It was overshadowed by the fatal plane crash in San Francisco, but don't be surprised if the horrific runaway train accident in eastern Quebec, where oil tanker cars derailed and exploded, killing at least five and wiping out the downtown district of the small town of Lac-Megantic, has the far greater ramifications. That's because just about everything these days that involves the transport of North American oil factors into the high-stakes debate over the Keystone XL pipeline.
It's not hard to imagine how the Keystone boosters will try to use the crash to their advantage: It will be taken as evidence of the downsides of transporting oil by rail rather than by pipeline. The weekend news coverage already hinted at this tack. The Associated Press reported: "Prime Minister Stephen Harper announced he was heading to the town Sunday. Because of limited pipeline capacity in North Dakota's Bakken region and in Canada, oil producers are using railroads to transport much of the oil to refineries on the East, Gulf and West coasts, as well as inland. Harper has called railroad transit 'far more environmentally challenging' while trying to persuade the Obama administration to approve the controversial Keystone XL pipeline from Canada to the Gulf Coast."
But of course there's an entirely different way of looking at it. The environmentalist opponents of Keystone argue that the pipeline should be blocked so that high-emissions tar sands oil stays in the ground in Alberta rather than being burned and thereby exacerbating climate change. The pipeline's boosters have countered that the tar sands will be developed and exported regardless of whether the pipeline is built or not—whether by pipelines crossing British Columbia for export to oil-hungry China, or by rail to the Atlantic or Gulf Coast. That was the gist of the State Department assessment that found that Keystone would not significantly increase emissions compared with other routes of export.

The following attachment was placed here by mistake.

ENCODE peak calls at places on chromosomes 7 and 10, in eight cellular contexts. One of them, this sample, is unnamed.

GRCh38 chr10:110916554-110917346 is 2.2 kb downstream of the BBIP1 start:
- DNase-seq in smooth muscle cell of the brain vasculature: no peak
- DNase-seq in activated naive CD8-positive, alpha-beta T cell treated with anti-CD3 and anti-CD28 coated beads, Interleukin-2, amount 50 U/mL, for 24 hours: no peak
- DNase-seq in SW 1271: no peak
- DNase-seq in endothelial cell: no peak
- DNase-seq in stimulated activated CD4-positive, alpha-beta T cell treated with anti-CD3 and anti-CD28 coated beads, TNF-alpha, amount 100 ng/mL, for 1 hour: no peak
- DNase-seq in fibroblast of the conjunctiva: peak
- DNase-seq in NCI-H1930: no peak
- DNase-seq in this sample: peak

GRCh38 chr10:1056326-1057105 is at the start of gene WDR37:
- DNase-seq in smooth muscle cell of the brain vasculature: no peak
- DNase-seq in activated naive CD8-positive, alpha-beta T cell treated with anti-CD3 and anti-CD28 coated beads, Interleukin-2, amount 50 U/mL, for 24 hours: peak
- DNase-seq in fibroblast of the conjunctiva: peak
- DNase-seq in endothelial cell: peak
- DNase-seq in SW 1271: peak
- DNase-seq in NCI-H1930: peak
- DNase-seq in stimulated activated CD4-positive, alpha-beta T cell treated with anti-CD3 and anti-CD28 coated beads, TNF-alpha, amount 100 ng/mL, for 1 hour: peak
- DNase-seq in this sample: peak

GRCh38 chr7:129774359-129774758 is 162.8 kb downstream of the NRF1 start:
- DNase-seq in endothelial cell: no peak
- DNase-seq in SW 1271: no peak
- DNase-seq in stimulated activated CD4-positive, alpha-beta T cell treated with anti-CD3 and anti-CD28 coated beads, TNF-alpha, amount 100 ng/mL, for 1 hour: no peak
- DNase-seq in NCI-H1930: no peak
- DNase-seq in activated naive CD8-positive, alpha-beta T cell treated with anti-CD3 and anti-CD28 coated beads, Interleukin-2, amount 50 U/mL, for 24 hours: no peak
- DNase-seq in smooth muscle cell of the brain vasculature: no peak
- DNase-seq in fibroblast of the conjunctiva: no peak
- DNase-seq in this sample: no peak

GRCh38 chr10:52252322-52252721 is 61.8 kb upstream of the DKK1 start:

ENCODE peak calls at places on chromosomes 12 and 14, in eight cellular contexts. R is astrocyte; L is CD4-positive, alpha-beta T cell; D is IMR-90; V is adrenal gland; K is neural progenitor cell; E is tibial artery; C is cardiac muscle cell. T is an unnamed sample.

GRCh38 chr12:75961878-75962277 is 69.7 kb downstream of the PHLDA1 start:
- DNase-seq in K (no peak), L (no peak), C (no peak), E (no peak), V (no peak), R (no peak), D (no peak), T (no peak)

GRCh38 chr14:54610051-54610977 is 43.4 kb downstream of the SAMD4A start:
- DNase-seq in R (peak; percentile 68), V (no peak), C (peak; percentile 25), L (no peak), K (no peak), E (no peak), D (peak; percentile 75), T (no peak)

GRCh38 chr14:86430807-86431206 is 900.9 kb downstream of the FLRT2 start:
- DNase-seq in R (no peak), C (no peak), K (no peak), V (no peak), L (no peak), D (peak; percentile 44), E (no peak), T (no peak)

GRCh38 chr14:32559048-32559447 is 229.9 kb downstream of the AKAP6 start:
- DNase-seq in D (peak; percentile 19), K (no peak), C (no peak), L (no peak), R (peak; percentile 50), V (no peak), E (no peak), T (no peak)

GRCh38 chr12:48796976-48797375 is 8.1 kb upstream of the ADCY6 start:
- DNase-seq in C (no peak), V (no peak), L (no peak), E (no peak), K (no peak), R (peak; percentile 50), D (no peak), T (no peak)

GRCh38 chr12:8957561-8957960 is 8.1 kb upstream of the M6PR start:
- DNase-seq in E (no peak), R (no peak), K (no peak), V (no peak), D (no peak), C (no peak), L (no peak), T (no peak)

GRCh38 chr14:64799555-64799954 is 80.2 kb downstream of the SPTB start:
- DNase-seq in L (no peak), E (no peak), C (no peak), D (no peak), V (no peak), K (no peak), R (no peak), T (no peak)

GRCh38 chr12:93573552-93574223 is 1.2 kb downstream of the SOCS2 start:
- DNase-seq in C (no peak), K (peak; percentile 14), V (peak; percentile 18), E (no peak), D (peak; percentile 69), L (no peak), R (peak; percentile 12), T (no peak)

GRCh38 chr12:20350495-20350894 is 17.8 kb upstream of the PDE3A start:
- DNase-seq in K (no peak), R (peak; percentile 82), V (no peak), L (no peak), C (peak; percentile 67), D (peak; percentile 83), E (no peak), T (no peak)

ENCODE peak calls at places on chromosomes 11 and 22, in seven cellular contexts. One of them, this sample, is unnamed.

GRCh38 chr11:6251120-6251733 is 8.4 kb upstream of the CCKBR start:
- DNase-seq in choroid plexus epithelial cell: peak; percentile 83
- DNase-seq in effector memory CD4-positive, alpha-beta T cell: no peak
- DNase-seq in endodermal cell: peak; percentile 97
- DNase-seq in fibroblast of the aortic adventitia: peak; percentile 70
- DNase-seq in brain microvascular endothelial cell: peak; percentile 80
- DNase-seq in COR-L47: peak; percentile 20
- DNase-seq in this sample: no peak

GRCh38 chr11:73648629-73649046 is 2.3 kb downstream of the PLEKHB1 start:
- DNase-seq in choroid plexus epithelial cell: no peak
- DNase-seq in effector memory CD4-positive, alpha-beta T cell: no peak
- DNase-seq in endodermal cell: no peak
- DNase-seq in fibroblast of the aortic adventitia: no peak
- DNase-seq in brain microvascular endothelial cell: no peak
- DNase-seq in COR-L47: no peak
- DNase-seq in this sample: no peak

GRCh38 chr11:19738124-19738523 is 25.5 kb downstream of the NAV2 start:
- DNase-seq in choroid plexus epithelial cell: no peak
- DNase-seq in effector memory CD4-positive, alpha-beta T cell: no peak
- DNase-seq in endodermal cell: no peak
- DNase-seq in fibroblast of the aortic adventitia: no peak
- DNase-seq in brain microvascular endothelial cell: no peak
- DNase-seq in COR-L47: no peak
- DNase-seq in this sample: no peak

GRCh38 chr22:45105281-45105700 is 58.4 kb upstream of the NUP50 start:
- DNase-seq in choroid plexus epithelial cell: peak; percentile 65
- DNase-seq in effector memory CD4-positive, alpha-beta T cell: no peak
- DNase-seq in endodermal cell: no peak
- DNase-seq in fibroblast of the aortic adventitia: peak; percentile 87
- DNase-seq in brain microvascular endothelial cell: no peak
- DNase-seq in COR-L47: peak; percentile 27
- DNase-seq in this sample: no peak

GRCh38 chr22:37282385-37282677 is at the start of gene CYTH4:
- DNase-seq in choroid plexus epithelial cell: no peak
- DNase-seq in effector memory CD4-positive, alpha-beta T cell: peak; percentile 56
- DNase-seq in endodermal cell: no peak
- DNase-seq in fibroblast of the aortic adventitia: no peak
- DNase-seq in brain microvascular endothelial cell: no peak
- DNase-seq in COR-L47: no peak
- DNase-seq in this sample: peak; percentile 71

That basic claim—that the tar sands will make it out no matter what—has taken some hits of late, though. An in-depth Reuters analysis in April challenged the State Department assessment, raising serious questions about the economic feasibility of transporting large quantities of tar sands oil by rail. Then came word last month that the provincial government of British Columbia had, on environmental grounds, rejected a proposed pipeline to carry tar sands oil to ports for export to China.
And now comes the dreadful spectacle in Quebec, which puts another damper in the notion that it's going to be a breeze to export vast quantities of tar sands by rail. It's increasingly becoming clear that the reasons that the Canadians are pushing so hard for Keystone is because they, well, really need Keystone.
The disaster may even echo in another arena of the fossil-fuel wars: coal. There's a long-running battle underway in the Pacific Northwest over plans to move more coal from the Powder River Basin in Wyoming and Montana via rail (Warren Buffett's Burlington Northern) to new export terminals in Oregon and Washington. The opponents' main argument is that we should not be abetting China's rise in carbon emissions by giving them a bottomless new supply of coal, but they've also raised concerns about the environmental impact of the trains themselves, starting with the coal dust they cast off along the route. Coal's not combustible like oil, but that won't keep opponents from using images of the ugly Quebec derailment to their benefit.
Put simply: What happens in Lac-Megantic doesn't stay in Lac-Megantic.
Alec MacGillis is a New Republic senior editor. Follow him on Twitter @AlecMacGillis